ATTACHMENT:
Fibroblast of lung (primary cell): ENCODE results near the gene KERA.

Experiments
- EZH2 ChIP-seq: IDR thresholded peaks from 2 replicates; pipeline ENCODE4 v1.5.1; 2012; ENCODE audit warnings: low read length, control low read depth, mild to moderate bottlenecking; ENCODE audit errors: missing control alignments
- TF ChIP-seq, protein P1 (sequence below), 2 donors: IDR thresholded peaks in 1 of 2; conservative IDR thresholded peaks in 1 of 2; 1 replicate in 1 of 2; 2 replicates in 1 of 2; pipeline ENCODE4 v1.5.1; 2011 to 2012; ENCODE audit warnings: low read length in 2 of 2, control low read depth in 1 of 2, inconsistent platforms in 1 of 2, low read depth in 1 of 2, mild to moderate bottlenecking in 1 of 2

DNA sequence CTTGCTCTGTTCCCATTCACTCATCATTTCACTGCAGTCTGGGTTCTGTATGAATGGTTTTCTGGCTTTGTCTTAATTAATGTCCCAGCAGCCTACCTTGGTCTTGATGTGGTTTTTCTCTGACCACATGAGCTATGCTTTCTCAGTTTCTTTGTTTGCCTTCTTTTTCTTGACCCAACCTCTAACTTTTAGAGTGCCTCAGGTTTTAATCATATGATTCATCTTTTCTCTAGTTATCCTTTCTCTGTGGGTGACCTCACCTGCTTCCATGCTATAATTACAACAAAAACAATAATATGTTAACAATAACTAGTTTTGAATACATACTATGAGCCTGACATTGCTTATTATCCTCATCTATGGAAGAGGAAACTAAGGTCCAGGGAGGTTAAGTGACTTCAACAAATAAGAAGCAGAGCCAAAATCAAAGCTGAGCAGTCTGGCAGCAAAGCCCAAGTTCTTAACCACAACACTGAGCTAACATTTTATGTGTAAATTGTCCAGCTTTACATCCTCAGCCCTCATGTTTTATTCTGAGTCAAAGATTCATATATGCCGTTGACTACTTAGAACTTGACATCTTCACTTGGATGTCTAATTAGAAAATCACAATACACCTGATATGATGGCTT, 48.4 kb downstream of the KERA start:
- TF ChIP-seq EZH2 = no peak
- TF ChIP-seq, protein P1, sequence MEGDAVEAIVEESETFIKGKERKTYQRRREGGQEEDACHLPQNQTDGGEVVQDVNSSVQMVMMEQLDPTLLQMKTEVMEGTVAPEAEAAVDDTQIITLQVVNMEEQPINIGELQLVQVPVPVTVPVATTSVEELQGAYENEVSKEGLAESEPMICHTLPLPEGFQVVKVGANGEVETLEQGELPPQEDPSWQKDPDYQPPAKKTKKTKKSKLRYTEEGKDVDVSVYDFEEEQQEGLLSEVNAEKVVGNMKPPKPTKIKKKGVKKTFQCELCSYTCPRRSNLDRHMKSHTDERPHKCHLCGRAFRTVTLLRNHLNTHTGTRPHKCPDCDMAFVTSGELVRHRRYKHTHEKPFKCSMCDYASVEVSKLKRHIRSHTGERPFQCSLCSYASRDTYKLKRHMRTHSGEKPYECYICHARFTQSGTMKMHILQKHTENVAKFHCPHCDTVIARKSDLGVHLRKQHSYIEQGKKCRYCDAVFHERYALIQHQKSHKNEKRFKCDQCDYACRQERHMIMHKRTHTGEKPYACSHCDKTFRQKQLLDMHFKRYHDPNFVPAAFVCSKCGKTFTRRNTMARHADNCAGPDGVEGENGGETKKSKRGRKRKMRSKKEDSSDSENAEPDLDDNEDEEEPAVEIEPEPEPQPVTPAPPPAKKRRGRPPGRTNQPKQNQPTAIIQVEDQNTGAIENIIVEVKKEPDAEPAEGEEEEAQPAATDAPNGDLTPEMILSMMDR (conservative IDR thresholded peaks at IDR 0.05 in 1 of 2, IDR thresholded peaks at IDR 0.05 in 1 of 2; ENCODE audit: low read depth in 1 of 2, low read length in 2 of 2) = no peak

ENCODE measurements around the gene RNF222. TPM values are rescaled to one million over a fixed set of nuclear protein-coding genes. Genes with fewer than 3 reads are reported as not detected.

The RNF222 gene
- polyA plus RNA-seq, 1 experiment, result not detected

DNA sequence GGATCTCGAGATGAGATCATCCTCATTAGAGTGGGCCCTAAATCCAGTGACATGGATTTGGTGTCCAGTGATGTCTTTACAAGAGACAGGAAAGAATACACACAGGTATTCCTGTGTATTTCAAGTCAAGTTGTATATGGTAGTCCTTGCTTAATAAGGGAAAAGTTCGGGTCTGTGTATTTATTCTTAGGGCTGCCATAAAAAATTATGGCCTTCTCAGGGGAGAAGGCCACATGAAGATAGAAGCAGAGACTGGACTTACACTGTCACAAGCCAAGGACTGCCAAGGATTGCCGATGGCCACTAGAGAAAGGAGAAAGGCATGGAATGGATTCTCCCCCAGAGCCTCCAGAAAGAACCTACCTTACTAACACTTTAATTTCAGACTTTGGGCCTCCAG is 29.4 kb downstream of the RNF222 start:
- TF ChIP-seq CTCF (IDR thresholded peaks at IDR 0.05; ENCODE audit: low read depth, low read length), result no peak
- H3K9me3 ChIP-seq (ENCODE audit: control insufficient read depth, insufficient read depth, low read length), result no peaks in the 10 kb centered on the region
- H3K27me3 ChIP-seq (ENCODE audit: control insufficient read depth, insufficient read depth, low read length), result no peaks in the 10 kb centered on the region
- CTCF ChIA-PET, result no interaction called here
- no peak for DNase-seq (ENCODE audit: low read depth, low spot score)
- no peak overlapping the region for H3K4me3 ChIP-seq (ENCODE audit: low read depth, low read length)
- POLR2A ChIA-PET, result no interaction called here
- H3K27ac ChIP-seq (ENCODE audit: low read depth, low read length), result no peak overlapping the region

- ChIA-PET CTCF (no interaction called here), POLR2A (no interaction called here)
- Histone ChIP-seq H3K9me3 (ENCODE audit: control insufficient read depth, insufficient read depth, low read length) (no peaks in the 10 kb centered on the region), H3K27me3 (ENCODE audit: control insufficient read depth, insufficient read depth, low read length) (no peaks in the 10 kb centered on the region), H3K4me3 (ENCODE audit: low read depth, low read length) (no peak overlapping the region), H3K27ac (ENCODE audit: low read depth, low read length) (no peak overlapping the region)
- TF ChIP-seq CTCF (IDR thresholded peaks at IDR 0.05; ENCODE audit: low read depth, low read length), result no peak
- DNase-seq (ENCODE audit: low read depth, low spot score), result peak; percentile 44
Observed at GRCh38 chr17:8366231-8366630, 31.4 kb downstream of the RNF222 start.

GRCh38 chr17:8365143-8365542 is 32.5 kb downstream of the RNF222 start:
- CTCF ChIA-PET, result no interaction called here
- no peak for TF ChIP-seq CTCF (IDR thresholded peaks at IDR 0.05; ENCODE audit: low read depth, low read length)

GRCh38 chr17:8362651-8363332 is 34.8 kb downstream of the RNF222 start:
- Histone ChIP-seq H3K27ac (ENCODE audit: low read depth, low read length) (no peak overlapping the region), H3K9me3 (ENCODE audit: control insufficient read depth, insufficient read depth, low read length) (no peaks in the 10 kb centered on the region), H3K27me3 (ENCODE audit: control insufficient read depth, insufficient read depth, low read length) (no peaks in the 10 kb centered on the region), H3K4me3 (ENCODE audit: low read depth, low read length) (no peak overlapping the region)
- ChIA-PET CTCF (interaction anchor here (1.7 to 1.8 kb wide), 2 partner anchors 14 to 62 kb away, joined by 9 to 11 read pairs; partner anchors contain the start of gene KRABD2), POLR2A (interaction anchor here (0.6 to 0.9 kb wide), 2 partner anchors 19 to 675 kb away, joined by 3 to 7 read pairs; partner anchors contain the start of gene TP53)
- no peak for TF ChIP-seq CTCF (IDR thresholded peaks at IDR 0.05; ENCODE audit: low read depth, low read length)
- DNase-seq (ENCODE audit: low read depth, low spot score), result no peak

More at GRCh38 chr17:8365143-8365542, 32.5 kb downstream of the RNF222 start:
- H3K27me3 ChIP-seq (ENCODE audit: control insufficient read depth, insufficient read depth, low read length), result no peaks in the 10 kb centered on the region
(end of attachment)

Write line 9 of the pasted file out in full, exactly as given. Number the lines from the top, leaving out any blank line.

The RNF222 gene